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Development economics
Development economics   Research in this area at IFS is committed to identifying success and failures in interventions and to promoting best practice in evaluating and conducting interventions. In particular, the Centre will be a focal point for research on the impact of specific interventions in health, nutrition, skill acquisition, education, credit, insurance and labour. It will conduct evaluations of specific interventions in developing countries, provide support to institutions conducting evaluations, engage in advocacy on best practice in terms of evaluations and on the design of interventions itself.
Microcredit is typically defined as the provision of small loans to impoverished borrowers who lack access to formal financial services, mainly due to lack of collateral, steady employment and/or a verifiable credit history.
Participation in the labour market provides a crucial source of income for most people. The presence of informal labour markets, and tax evasion, is a salient feature of most developing economies that has implications for the individuals, public revenues and economies more generally.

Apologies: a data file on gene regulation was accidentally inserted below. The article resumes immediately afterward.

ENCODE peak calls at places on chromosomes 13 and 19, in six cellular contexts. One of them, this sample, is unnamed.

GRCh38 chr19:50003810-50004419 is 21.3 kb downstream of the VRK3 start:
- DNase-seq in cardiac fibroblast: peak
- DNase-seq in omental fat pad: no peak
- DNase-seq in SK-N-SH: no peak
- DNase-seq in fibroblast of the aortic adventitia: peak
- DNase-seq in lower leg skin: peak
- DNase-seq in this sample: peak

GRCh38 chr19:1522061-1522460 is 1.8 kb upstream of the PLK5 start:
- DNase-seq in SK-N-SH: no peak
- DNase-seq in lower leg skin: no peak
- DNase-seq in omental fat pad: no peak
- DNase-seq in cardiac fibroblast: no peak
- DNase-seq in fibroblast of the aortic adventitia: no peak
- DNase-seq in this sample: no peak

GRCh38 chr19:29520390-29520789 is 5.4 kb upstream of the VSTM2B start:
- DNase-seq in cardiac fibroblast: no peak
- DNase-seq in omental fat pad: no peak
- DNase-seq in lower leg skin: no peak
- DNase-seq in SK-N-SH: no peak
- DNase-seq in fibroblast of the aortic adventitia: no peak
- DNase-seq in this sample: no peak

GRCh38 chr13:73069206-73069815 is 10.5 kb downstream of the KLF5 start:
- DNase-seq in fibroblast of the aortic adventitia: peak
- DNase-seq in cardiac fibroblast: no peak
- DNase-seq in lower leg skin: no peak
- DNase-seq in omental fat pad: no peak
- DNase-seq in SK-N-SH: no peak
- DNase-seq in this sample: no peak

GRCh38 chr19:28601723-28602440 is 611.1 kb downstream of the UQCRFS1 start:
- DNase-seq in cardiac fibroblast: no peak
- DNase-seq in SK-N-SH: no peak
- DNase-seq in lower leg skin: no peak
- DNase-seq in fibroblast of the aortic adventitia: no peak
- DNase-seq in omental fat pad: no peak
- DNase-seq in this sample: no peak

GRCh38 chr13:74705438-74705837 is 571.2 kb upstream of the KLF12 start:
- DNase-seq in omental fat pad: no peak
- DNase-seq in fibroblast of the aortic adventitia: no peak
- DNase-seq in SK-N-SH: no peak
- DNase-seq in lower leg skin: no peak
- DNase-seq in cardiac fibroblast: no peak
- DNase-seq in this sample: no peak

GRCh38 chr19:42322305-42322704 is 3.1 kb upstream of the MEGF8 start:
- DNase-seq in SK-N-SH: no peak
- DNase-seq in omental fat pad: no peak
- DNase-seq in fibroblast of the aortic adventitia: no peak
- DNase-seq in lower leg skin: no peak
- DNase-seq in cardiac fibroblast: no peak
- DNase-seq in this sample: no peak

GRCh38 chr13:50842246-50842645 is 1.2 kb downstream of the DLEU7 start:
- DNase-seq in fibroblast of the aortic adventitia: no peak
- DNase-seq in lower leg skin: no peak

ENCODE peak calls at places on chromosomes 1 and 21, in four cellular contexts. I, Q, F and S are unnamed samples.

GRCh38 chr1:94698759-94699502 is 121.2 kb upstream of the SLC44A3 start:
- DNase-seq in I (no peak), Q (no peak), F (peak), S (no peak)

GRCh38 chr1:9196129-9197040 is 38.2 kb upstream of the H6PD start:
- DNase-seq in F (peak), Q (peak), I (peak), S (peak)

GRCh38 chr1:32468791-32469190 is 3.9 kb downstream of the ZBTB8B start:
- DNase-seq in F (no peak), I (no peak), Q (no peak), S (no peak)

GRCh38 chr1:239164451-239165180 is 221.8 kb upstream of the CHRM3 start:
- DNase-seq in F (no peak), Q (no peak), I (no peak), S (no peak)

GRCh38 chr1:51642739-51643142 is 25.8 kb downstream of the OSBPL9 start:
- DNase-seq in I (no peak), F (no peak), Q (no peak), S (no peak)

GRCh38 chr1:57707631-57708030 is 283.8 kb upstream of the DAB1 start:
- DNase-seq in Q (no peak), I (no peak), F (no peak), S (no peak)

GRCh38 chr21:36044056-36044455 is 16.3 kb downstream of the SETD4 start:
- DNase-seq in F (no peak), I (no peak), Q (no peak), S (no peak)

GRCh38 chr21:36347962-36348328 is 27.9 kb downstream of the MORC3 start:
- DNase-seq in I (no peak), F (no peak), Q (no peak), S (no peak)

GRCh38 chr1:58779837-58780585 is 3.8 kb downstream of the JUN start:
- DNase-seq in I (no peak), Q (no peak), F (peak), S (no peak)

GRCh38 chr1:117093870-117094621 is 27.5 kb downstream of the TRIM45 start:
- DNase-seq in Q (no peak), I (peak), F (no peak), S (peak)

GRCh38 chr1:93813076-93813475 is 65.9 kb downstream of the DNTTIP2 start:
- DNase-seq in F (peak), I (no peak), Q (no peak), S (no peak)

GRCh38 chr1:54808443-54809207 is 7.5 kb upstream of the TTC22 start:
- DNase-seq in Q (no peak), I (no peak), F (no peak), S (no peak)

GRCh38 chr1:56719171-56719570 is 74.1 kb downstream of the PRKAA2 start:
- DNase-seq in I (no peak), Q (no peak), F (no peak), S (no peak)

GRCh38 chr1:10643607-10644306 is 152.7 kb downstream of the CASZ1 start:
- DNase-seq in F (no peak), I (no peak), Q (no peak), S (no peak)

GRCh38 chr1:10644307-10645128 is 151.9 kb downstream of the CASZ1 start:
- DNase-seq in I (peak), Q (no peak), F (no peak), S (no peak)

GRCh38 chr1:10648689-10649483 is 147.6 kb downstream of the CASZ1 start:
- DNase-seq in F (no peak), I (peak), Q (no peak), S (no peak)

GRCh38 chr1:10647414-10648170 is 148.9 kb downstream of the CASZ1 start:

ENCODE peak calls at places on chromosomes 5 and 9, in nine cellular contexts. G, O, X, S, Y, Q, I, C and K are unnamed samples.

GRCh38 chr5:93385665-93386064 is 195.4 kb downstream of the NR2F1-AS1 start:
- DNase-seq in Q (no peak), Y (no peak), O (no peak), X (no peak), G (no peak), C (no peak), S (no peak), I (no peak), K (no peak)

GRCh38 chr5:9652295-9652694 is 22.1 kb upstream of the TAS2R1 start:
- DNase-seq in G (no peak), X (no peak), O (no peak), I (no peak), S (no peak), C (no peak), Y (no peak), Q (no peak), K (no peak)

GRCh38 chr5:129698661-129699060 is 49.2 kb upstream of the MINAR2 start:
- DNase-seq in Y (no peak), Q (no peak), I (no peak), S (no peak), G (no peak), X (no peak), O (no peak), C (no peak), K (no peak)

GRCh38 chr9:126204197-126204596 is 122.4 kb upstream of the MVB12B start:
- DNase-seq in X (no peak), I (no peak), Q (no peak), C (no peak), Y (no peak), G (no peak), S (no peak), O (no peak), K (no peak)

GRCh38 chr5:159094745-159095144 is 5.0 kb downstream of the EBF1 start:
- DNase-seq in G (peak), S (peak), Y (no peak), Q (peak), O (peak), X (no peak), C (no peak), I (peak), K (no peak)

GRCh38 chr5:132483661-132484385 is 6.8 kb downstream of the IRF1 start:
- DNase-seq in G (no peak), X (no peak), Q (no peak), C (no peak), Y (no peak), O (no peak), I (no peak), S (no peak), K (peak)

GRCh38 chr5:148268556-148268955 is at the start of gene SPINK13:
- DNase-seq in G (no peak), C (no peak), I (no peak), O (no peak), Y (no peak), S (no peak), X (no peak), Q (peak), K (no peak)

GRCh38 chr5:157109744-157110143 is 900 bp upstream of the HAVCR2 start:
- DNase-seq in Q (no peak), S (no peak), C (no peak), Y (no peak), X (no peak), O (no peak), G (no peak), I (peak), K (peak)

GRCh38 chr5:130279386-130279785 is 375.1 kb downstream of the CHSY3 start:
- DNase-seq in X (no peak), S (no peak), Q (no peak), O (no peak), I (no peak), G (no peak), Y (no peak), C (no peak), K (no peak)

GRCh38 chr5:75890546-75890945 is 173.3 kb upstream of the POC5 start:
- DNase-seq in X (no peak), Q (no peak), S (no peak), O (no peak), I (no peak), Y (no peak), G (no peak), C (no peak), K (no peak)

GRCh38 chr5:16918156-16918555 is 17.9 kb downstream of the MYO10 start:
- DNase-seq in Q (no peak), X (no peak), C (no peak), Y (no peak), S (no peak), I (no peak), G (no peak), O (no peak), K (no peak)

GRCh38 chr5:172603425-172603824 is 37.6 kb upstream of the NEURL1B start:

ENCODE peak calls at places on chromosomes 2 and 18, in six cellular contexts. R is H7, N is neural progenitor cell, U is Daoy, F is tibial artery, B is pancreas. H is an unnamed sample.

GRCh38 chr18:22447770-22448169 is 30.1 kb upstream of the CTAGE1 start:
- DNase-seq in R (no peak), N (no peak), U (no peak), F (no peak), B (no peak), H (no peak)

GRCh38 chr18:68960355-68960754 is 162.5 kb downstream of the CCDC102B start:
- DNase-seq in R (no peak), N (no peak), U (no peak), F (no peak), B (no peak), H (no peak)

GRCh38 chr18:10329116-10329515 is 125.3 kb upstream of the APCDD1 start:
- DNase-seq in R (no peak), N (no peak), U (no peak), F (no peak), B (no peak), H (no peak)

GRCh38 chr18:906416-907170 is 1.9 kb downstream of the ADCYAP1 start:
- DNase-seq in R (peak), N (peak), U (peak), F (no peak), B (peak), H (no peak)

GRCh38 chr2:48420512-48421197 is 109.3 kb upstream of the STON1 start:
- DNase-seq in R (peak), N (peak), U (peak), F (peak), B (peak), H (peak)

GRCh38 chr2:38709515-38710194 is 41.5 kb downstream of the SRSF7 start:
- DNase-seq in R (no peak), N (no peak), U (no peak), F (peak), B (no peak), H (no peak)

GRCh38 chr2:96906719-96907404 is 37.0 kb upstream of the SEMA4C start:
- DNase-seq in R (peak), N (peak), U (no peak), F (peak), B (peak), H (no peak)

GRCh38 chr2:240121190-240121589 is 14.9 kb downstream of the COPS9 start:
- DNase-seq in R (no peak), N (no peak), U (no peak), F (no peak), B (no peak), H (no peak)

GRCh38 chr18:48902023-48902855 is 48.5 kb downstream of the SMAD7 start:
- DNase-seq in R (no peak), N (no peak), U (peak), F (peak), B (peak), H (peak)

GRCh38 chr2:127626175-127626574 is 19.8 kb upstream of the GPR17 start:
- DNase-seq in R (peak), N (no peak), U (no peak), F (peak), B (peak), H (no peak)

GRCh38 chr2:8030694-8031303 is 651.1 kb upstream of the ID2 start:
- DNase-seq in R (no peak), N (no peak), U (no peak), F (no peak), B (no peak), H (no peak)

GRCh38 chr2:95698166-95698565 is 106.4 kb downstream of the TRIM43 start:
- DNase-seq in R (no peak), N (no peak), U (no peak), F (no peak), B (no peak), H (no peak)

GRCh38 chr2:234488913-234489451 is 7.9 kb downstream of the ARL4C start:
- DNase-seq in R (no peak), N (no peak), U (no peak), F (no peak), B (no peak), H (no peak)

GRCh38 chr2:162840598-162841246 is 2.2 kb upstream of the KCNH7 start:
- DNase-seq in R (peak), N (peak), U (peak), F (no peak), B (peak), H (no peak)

This research looks at interventions to improve health and nutrition in developing countries.
Much of the EDePo's work revolves around primary and secondary school choices in developing countries and how policies and programmes might affect such decisions.
Conditional cash transfer (CCT) programmes are a key component of welfare policies of governments right across the developing world.
Analysis of consumption decisions in developing countries has been a key part of EDePo research since its beginnings, and relies on high quality and detailed survey data on households' spending and consumption patterns.
Households in developing countries are subject to numerous risks such as crop losses, business failures, unemployment and illnesses.
To complement our analysis of development interventions, we research the best means of delivering these programmes.
Social networks are very important in developing countries, forming an important substitute for missing or incomplete markets.
Working in developing countries and designing questionnaires and surveys affords an important opportunity to introduce new measurement tools and test them.
Research in this area has focussed on early child development in developing countries.
As developing country governments increase their expenditure, additional revenues need to be raised in an efficient and equitable way. In order to help with this task, EDePo has a growing research programme on tax and social security system issues, largely focusing on middle income countries.